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This is a hormone condition.

Proportionate Dwarfism

What is Proportionate Dwarfism?

Embark’s data suggests that this variant in the GH1 gene may contribute to a smaller body size. The original publication predicts this is due to a growth hormone (GH) deficiency. However, adult body size is influenced by several different genetic variants. Other changes noted by the publication, including retained baby teeth, persistent puppy-like coats, and low blood sugar have been occasionally reported by owners of dogs with two copies of this variant. These changes may or may not be associated with this variant.

What are the signs & symptoms that develop in affected dogs?

A smaller-than-expected adult weight is possible. Rarely, dogs with this variant may have low blood sugar, retained baby teeth, and a persistent puppy-like coat. Low blood sugar, if it occurs, causes lethargy and weakness. However, these issues are present across multiple toy breeds and may not be caused by this variant.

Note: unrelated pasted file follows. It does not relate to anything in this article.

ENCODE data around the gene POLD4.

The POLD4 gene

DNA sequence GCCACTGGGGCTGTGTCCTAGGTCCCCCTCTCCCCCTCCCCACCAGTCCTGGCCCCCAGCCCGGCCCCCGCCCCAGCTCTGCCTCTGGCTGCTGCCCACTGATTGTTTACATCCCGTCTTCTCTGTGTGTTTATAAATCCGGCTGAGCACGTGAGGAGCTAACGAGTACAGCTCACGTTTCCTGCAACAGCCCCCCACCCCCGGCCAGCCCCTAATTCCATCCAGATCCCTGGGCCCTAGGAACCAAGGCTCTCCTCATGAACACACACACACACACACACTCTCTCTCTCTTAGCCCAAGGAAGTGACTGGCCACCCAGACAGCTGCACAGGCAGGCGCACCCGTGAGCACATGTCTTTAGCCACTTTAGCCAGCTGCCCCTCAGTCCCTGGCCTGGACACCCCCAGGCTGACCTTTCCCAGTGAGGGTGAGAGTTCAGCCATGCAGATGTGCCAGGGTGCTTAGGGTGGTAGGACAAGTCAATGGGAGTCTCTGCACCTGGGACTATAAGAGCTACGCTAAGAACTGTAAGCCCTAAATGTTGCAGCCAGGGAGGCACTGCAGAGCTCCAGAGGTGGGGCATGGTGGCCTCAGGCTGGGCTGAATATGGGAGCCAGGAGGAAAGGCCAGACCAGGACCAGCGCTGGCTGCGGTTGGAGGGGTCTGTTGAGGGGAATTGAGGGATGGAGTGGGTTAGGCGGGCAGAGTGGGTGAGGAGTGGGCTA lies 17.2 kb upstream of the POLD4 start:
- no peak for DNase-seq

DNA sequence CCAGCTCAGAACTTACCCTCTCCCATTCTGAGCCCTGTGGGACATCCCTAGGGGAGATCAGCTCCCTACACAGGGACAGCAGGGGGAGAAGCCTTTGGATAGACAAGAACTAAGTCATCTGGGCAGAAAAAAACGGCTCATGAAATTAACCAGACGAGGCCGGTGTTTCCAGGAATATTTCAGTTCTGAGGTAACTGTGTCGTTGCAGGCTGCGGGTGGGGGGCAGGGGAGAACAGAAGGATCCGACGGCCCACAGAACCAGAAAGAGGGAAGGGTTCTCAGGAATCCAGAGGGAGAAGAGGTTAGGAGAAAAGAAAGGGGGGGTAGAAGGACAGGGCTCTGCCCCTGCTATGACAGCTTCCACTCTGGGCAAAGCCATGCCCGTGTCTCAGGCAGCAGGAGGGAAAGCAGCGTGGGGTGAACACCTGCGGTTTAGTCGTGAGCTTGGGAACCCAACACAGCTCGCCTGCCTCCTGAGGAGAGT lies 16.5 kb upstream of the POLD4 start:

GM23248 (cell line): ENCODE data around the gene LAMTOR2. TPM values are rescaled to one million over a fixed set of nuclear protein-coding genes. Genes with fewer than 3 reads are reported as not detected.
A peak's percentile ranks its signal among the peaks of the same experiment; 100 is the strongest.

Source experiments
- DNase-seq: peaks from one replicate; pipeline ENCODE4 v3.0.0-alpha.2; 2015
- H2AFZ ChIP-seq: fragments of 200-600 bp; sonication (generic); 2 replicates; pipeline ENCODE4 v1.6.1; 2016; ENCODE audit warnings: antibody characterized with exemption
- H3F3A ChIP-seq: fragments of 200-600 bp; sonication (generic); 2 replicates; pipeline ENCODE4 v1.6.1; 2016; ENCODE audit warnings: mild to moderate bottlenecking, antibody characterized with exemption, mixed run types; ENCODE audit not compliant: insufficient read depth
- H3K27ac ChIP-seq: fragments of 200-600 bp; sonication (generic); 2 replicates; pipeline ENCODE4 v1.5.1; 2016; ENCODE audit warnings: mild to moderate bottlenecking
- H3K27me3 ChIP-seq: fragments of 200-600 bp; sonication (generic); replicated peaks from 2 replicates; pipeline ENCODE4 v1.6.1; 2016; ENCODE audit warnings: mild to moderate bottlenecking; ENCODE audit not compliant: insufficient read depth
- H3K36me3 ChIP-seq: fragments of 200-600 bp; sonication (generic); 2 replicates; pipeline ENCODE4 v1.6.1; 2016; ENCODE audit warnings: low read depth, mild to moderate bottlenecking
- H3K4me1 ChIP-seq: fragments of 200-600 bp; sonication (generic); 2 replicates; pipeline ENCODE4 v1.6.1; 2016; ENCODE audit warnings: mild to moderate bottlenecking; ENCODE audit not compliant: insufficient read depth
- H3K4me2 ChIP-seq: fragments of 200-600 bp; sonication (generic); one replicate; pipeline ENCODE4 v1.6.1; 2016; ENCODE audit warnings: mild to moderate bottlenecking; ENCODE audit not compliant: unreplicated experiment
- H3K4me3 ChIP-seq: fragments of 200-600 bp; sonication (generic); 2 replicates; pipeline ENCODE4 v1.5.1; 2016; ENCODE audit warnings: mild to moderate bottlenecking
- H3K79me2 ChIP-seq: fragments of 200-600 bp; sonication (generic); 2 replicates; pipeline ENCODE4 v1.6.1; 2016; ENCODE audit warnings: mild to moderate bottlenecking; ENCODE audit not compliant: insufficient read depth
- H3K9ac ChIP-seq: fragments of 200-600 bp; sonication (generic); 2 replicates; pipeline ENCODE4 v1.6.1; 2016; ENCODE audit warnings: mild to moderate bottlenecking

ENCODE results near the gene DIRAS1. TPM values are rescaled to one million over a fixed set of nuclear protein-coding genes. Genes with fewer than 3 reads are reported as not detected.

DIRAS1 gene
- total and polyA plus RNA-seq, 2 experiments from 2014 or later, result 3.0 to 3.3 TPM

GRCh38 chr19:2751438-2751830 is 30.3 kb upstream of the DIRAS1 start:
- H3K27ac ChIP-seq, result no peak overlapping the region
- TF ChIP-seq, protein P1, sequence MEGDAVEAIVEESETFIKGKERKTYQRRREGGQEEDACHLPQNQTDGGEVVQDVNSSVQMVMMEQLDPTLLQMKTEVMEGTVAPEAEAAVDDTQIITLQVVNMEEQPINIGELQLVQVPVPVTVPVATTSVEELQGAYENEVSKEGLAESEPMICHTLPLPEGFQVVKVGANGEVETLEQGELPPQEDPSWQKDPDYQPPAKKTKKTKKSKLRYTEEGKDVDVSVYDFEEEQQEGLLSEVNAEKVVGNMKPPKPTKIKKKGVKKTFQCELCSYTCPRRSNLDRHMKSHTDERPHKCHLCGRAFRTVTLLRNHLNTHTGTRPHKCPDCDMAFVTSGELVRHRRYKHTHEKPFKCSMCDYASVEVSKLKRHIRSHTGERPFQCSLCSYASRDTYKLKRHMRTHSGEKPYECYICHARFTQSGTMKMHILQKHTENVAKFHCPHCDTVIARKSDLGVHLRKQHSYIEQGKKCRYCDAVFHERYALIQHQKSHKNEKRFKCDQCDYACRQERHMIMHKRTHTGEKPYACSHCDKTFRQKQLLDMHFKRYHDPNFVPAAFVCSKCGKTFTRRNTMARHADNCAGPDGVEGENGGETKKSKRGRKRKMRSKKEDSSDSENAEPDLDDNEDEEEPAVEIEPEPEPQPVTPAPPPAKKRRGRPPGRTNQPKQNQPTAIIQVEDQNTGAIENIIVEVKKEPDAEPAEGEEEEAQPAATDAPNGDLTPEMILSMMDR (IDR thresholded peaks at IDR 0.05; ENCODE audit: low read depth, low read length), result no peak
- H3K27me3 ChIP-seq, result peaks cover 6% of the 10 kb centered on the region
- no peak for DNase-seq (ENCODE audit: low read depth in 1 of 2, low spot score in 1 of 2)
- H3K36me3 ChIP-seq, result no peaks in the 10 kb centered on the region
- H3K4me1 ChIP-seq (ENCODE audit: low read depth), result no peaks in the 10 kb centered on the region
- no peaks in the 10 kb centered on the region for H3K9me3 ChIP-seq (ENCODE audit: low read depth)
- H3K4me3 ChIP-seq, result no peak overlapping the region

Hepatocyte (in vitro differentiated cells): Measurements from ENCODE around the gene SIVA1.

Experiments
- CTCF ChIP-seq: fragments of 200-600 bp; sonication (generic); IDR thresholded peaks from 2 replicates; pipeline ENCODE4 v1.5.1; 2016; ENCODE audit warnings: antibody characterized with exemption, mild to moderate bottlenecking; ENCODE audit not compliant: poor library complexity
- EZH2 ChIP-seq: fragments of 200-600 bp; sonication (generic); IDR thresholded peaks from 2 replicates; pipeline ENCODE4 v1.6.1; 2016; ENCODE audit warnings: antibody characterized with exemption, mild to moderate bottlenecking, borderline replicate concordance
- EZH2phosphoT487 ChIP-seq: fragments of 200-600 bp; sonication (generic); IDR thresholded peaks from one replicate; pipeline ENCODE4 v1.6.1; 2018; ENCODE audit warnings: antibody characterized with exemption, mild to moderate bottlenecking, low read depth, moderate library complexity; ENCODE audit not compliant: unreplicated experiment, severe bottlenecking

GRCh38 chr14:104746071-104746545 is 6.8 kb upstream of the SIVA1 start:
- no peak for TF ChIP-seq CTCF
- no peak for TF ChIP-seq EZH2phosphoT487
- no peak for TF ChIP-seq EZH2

When do signs and symptoms develop?

Dogs with this variant may never show clinical signs. Smaller stature may be noticeable if the puppy grows at a different rate than littermates without this variant. Low blood sugar is a potential issue common to most toy breeds but could persist beyond four months of age. Retained puppy teeth and puppy-like coats can only be noted at more than six months of age.

How do vets diagnose this condition?

Clinical history, genetic testing, and laboratory testing can be used to diagnose this form of Proportionate Dwarfism. Further research is needed to determine the full effects of this variant.

How is this condition treated?

Our internal data suggests that most dogs with two copies of this variant will not require additional care than other toy breed puppies. If a complication occurs, your veterinarian may recommend various treatments, including correcting blood sugar or extracting retained baby teeth.

What actions should I take if my dog is affected?

  • Monitor for signs of hypoglycemia, including not eating, lethargy, and inability to stand. Call your veterinarian immediately for advice if you notice these signs.
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